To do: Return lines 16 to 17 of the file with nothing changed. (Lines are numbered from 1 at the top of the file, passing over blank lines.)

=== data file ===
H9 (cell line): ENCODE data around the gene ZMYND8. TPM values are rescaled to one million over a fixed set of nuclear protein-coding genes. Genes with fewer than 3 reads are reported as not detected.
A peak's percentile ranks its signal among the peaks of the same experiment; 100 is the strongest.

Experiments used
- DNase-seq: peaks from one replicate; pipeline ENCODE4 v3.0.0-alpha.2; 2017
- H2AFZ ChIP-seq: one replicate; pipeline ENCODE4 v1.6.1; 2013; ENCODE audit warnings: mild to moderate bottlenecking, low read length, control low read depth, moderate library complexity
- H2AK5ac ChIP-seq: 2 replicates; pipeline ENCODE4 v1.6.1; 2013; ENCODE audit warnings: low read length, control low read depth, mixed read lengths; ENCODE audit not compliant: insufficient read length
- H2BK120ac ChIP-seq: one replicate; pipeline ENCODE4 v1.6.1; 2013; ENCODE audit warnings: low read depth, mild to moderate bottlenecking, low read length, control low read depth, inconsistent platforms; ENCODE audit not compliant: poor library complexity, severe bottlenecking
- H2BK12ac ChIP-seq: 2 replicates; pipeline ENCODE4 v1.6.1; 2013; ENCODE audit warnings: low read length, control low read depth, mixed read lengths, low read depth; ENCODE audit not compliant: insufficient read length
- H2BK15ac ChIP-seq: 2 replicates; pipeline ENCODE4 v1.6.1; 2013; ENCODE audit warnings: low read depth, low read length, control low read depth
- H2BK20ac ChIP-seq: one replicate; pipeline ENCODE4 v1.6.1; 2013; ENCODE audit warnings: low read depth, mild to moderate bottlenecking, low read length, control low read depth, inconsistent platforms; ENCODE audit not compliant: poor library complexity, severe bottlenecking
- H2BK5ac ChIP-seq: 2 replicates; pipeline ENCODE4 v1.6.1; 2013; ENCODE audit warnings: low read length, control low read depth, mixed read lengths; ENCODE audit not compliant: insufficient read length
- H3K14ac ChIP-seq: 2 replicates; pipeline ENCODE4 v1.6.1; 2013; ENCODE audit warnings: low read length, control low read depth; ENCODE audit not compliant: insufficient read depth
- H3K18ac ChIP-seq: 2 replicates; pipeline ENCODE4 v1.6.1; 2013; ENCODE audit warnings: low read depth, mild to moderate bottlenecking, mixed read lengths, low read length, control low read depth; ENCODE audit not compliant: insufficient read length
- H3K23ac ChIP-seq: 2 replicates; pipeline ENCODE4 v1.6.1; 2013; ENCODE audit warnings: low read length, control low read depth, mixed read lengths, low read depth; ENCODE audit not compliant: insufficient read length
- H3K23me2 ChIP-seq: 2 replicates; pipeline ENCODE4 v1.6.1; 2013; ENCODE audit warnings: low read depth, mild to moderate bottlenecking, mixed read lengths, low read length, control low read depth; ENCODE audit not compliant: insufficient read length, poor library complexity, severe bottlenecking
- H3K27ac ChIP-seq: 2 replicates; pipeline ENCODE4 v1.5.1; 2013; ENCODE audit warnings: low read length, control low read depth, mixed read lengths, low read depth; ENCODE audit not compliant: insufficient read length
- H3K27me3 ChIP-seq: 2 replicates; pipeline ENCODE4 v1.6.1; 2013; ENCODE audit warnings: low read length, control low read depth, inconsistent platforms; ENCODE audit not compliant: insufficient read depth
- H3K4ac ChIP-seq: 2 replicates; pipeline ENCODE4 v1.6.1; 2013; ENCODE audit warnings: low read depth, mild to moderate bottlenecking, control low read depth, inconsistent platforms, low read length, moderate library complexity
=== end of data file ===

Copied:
- H3K27ac ChIP-seq: 2 replicates; pipeline ENCODE4 v1.5.1; 2013; ENCODE audit warnings: low read length, control low read depth, mixed read lengths, low read depth; ENCODE audit not compliant: insufficient read length
- H3K27me3 ChIP-seq: 2 replicates; pipeline ENCODE4 v1.6.1; 2013; ENCODE audit warnings: low read length, control low read depth, inconsistent platforms; ENCODE audit not compliant: insufficient read depth